After taking a pasting in the press for several days, Melvin finally apologized on Saturday.  “I understand now that I made a mistake,” said the Smoke GM.  “Randy Bergner has been an important part of this franchise since the beginning, and this was the wrong way to handle the end of his time here.  He deserved better, and our players deserved better.”

One question remains: Why did Bergner opt to stick around, rather than leave immediately and get paid not to coach for the final month?

“I like coaching,” said Bergner.  “I like these guys.  And I didn’t have anything else planned, so I figured: why not stick it out?  It’s kind of awkward now, but I can live with awkward.”

Smoke’s “Black Tie BBQ” Ends Badly

Can barbecue be fine dining?  The Kansas City Smoke decided to find out this week.  The team has long celebrated the city’s barbecue heritage, from their mascot Pitmaster Pete to the youth hockey teams they’ve dressed in the logos of some of the city’s most venerable ‘cue joints.  And when the Smoke held a black-tie charitable fundraiser on Friday, team president Eddie Whitmore had an idea to try to turn barbecue into haute cuisine.

“Historically, barbecue is poor people, working man food,” said Whitmore.  “It’s humble, it’s sloppy, it’s delicious.  No one’s going to confuse it for fancy.  But I started thinking: great ‘cue is an art form.  So why couldn’t you turn it into a five-star meal?”

With that in mind, Whitmore invited some of Kansas City’s brightest young chefs to reimagine barbecue as fine-dining dishes, and then serve those dishes at the fundraiser.  In many ways, the effort was a success; the guests raved about the intricate and innovative dishes. One chef whipped up a Wellington with beef brisket in the middle.  Another made a cassoulet with pulled-pork confit.  And that KC staple, burnt ends, was converted into a variety of unusual dishes, from a multi-layered savory napoleon to sushi rolls.

However, Whitmore’s plan ran into a critical hitch in the form of the players, who didn’t exactly conduct themselves appropriately for a black-tie event.

“It turns out that barbecue can be black-tie food,” said Smoke coach Randy Bergner.  “Unfortunately, some of our players don’t have black-tie manners.  We’re going to have to send these guys to finishing school.”

Bastien Chouinard

According to eyewitnesses, the trouble began when a fan asked D Bastien Chouinard for an autograph.  Chouinard was happy to oblige, but he first needed to wipe off his greasy fingers.  Lacking a napkin, he instead wiped his hands on the shirtfront of teammate Mike Rivera.  Rivera looked down, irked, then decided to get even by wiping his hands on Chouinard’s tuxedo jacket.  Unsurprisingly, things escalated from there.  It did not turn into an all-out food fight, but when G Rocky Goldmire dumped a gravy boat filled with barbecue sauce over Chouinard’s head, management quickly escorted the players out of the room.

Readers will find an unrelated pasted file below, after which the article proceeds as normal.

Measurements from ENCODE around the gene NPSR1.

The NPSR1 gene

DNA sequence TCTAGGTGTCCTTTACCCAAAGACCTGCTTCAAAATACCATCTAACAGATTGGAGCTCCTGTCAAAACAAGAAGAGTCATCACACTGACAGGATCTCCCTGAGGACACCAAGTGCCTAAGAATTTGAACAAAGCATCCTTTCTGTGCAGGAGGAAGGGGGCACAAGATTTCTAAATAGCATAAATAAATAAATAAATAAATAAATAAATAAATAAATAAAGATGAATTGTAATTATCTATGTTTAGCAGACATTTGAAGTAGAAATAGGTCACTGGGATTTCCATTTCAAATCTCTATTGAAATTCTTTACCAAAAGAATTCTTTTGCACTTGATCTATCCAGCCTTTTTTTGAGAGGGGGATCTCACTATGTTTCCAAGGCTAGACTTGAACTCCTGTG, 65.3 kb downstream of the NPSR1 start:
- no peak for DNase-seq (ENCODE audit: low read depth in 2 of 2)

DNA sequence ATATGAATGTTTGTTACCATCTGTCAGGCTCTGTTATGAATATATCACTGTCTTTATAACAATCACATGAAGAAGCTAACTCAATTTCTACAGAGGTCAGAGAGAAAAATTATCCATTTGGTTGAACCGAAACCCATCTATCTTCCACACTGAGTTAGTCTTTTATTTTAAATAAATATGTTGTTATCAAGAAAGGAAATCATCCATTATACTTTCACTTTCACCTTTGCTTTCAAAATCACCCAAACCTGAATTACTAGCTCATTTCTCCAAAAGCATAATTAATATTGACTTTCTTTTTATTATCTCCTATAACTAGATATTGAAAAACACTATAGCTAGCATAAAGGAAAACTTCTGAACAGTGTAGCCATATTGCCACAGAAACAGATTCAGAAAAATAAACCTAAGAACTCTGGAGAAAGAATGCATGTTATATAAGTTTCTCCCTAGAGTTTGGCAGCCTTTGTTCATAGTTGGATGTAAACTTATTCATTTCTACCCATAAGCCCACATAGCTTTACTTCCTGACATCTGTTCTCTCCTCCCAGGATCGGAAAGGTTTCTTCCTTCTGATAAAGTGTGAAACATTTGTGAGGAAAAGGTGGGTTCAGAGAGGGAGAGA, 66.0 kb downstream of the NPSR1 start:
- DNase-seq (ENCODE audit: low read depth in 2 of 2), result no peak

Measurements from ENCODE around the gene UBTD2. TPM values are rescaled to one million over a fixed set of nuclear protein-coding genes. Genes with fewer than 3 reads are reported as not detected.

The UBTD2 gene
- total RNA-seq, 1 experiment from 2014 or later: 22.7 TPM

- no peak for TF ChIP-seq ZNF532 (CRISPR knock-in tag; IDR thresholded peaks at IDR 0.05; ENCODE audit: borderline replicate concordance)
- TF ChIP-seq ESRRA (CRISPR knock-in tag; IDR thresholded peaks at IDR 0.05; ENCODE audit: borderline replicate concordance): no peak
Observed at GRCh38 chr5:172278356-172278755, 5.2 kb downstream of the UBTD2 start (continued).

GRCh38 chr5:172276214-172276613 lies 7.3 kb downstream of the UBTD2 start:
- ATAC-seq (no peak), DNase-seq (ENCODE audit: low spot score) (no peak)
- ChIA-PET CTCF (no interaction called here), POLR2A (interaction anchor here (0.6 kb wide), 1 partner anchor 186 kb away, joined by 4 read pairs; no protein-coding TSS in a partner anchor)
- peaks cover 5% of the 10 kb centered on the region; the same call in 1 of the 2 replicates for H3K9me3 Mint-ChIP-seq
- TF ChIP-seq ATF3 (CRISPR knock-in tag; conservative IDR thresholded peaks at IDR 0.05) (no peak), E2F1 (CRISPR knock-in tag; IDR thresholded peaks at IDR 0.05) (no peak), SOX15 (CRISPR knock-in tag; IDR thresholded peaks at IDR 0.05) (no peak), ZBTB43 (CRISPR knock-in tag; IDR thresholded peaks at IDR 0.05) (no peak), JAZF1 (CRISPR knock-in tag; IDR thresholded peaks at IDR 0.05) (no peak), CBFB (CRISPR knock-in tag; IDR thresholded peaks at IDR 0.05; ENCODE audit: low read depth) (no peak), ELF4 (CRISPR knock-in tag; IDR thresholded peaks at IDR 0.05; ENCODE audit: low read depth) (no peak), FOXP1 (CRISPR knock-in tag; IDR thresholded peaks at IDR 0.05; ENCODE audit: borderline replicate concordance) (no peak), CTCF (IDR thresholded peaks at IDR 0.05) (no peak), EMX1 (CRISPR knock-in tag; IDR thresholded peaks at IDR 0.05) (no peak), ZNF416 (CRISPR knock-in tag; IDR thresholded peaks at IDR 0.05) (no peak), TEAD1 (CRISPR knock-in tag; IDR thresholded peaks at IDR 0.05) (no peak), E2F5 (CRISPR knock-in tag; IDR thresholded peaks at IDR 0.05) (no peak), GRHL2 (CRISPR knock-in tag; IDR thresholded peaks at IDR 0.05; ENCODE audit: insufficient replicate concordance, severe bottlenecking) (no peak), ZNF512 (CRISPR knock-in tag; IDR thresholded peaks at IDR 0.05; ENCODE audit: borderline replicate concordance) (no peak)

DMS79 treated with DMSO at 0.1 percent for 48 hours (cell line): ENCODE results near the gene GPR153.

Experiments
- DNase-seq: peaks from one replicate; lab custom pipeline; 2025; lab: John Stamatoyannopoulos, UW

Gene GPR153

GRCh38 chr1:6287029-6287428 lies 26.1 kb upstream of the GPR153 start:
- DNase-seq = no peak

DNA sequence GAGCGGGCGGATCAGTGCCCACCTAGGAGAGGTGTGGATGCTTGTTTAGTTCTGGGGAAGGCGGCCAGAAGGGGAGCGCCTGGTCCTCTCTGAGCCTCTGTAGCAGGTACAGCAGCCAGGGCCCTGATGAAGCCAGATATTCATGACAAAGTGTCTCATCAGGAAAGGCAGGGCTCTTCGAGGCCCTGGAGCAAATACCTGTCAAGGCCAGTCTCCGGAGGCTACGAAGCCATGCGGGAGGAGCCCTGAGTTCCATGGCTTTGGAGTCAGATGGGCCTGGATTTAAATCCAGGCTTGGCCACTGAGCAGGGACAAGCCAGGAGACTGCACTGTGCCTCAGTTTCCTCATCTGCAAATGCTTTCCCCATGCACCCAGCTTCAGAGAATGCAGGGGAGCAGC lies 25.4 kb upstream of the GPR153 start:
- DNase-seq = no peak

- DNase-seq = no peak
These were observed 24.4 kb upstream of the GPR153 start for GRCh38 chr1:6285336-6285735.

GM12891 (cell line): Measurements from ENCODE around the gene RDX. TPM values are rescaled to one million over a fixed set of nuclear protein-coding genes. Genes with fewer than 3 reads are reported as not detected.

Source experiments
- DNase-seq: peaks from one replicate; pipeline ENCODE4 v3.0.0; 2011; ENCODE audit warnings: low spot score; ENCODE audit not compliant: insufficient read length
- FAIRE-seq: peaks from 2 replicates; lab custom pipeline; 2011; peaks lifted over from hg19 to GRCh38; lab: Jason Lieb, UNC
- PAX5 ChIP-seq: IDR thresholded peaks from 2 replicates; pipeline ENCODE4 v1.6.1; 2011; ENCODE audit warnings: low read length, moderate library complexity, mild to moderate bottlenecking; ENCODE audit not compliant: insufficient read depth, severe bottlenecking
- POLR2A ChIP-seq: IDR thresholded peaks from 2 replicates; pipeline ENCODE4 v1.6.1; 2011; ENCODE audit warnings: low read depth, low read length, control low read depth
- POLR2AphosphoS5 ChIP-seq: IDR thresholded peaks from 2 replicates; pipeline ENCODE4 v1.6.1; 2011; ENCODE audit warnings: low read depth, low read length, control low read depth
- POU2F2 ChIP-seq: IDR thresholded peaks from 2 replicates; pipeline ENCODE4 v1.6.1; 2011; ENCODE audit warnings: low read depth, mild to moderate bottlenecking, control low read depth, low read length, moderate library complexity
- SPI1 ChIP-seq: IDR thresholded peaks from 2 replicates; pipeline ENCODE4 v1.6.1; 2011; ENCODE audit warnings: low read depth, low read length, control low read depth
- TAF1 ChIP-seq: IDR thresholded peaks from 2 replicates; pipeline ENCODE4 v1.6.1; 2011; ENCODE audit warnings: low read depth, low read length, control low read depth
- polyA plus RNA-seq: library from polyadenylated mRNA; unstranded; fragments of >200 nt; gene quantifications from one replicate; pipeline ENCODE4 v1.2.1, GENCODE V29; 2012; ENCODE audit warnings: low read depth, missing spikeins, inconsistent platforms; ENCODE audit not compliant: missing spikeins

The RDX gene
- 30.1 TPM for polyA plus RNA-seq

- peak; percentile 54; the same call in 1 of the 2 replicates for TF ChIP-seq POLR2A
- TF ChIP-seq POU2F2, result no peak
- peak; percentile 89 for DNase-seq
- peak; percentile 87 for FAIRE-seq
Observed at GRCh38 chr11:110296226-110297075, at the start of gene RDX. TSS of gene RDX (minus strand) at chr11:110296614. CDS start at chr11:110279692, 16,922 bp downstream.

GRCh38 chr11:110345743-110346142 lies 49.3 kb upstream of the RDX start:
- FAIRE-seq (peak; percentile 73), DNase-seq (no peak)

“And it was just getting good,” Goldmire lamented.  “At my house during the holidays, it’s not really a party until someone gets the gravy boat dumped over his head.  Usually me.”

Ds Leonard Wright and Terry Hendricks, meanwhile, did not engage in any of the food-throwing shenanigans.  However, they reportedly spent much of the evening chugging craft beers and engaging in a belching contest.  According to the fans they recruited to serve as judges, Wright was deemed the winner, while decorum and proper behavior were the unquestioned losers.

“I don’t know why Coach was complaining,” said Wright.  “We all had fun, and I ended the night with my pants on, which isn’t usually the case when I go to one of these things.”

In spite of (or because of?) the players behaving badly, the event raised over $65,000 for the Assistance League of Kansas City, which provides a variety of programs and services for people in need.  Whitmore was delighted with the creative cuisine, and judged the event to be a success.

“We raised a lot of money for a good cause and our fans had a good time, and that’s what really matters,” Whitmore said.  “I can’t wait to do this again next year.  Maybe next time we won’t invite the players.  I’m still thinking that part over.”